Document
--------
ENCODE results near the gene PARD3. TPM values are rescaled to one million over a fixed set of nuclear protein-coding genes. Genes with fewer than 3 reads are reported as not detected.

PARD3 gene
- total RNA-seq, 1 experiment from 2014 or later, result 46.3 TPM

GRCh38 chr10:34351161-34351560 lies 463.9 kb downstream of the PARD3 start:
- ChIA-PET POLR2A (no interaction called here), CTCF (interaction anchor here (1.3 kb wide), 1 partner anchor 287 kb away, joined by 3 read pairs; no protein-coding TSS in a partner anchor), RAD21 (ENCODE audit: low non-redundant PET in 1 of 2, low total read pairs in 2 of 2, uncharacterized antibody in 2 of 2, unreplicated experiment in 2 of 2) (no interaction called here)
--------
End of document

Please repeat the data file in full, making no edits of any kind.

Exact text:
ENCODE results near the gene PARD3. TPM values are rescaled to one million over a fixed set of nuclear protein-coding genes. Genes with fewer than 3 reads are reported as not detected.

PARD3 gene
- total RNA-seq, 1 experiment from 2014 or later, result 46.3 TPM

GRCh38 chr10:34351161-34351560 lies 463.9 kb downstream of the PARD3 start:
- ChIA-PET POLR2A (no interaction called here), CTCF (interaction anchor here (1.3 kb wide), 1 partner anchor 287 kb away, joined by 3 read pairs; no protein-coding TSS in a partner anchor), RAD21 (ENCODE audit: low non-redundant PET in 1 of 2, low total read pairs in 2 of 2, uncharacterized antibody in 2 of 2, unreplicated experiment in 2 of 2) (no interaction called here)